- In October 2019, we welcomed the Welsh Government’s move to consult on renaming RE to ‘Religions and Worldviews’ to be more inclusive. Education Minister Kirsty Williams said it ‘better reflects teaching practice within the new curriculum, and allows for the exploration of a range of religious and philosophical beliefs, as well as other beliefs and worldviews, including non-religious worldviews.’
- As part of the same announcement, the Welsh Government also announced it was planning to consult on removing the rights of parents to withdraw from RE, including instructional, ‘faith-based RE’. We raised serious concerns about this proposal, adding that it could lead to indoctrination of pupils in religious schools.
- In 2019 we mounted a successful challenge against the Royal Borough of Greenwich Council who had rejected a humanist representative’s application to become a full member of the SACRE. Following the issuing of legal proceedings, the Council backed down and conceded that there is a legal basis for including humanists on SACREs in England.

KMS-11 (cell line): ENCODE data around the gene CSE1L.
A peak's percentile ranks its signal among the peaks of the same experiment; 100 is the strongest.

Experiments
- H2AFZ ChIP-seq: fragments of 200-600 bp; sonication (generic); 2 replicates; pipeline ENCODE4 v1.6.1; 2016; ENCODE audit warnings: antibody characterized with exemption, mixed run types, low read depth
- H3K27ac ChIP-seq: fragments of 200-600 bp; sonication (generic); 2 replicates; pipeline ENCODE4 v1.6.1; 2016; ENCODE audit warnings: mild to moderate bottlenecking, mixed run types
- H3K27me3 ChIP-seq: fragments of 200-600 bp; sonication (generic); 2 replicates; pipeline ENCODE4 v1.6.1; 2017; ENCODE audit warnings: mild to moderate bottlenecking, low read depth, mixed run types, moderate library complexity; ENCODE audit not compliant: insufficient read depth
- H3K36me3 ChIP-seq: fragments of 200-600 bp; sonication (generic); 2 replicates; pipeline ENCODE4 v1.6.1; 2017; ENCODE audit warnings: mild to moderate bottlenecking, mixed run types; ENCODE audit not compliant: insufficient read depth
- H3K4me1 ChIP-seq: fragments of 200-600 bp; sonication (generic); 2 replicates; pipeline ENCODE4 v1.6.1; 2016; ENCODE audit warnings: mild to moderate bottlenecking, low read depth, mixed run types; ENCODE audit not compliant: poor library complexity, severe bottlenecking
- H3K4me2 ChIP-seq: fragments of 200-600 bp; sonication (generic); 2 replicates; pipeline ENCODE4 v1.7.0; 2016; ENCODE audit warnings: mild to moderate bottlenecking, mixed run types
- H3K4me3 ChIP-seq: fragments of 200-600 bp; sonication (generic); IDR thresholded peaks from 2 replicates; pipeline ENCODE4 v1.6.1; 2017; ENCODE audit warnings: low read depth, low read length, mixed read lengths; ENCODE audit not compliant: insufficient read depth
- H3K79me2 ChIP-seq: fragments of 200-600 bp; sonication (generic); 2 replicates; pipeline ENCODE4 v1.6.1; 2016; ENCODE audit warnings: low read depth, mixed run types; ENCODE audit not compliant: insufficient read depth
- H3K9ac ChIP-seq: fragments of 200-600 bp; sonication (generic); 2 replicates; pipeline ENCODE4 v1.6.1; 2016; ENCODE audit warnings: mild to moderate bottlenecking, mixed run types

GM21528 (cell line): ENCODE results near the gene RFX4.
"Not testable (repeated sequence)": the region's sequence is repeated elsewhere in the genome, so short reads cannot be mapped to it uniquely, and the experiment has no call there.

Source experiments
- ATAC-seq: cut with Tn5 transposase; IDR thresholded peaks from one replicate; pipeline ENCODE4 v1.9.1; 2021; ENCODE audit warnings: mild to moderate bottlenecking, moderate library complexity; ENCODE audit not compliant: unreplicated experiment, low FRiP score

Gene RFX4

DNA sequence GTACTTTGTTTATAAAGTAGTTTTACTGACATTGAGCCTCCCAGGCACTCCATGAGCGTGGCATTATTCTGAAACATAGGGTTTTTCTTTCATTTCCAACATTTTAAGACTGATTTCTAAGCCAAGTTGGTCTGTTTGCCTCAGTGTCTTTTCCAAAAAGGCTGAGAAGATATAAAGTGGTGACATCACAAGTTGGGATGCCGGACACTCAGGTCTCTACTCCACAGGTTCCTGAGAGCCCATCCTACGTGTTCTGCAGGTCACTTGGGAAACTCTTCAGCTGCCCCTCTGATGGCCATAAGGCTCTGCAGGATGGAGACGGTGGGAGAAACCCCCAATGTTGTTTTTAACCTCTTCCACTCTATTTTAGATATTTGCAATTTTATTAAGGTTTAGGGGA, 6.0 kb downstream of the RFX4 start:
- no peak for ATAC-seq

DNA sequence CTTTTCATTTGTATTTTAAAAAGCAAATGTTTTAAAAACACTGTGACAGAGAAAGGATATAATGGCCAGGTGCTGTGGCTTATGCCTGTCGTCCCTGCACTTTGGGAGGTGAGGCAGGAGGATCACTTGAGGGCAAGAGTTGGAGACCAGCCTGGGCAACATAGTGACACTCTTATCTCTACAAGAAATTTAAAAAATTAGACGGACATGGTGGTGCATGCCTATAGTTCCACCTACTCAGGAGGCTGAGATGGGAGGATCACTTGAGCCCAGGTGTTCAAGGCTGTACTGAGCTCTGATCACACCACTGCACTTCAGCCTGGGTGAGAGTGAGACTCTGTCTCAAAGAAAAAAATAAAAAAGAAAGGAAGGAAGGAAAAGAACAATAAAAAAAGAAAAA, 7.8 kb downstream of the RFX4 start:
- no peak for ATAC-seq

- We regularly cooperate with a variety of RE stakeholders. For instance, we are well respected and active members of many RE organisations, including the Religious Education Council of England and Wales, an organisation of which we were a founding member in 1973, and have consistently had someone on their Board since then. We also have a good working relationship with officials in the UK and Welsh Departments for Education (DfE) and regularly respond to relevant Government consultations, provide briefings, and sit on working groups related to the subject.